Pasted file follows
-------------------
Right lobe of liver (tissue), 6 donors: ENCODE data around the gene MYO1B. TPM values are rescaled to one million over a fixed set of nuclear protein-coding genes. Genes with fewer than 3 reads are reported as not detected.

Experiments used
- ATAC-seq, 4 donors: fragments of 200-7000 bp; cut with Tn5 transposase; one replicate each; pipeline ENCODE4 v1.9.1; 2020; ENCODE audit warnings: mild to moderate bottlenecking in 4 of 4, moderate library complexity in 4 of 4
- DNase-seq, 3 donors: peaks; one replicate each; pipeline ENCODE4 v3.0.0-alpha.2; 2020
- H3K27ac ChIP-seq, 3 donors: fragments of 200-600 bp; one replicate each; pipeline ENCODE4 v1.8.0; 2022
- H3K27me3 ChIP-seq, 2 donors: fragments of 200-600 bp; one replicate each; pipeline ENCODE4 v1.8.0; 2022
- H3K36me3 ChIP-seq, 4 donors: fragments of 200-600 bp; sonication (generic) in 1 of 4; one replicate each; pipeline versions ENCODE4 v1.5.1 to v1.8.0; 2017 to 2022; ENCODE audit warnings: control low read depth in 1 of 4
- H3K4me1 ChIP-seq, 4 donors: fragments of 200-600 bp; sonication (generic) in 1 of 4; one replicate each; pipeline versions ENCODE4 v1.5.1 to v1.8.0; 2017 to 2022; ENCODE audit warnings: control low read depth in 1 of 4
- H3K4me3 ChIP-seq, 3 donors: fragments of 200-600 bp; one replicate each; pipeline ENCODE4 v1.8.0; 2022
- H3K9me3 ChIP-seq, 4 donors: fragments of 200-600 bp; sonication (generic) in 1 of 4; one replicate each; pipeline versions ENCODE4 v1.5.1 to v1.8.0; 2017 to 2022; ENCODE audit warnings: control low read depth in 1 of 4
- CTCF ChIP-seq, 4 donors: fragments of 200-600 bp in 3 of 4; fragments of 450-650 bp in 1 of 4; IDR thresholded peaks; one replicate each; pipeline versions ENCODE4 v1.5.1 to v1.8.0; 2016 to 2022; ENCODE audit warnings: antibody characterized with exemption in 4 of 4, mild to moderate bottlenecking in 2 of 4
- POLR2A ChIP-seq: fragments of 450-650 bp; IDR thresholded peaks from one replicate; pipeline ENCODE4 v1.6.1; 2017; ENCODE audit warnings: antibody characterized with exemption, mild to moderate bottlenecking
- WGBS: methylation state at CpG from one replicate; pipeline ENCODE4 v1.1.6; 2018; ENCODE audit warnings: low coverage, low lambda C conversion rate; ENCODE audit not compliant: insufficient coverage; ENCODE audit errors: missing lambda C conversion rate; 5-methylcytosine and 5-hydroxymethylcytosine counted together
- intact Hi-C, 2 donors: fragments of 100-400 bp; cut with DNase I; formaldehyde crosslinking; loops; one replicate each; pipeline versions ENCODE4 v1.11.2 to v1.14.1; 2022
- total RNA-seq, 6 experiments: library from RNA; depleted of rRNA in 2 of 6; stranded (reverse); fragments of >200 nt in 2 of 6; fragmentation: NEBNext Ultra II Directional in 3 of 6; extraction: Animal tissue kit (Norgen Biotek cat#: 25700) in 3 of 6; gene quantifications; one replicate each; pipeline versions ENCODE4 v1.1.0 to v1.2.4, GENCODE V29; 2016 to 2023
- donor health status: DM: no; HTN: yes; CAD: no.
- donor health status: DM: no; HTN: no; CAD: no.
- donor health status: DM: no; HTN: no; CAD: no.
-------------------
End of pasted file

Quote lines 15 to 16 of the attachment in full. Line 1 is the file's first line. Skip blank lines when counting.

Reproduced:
- total RNA-seq, 6 experiments: library from RNA; depleted of rRNA in 2 of 6; stranded (reverse); fragments of >200 nt in 2 of 6; fragmentation: NEBNext Ultra II Directional in 3 of 6; extraction: Animal tissue kit (Norgen Biotek cat#: 25700) in 3 of 6; gene quantifications; one replicate each; pipeline versions ENCODE4 v1.1.0 to v1.2.4, GENCODE V29; 2016 to 2023
- donor health status: DM: no; HTN: yes; CAD: no.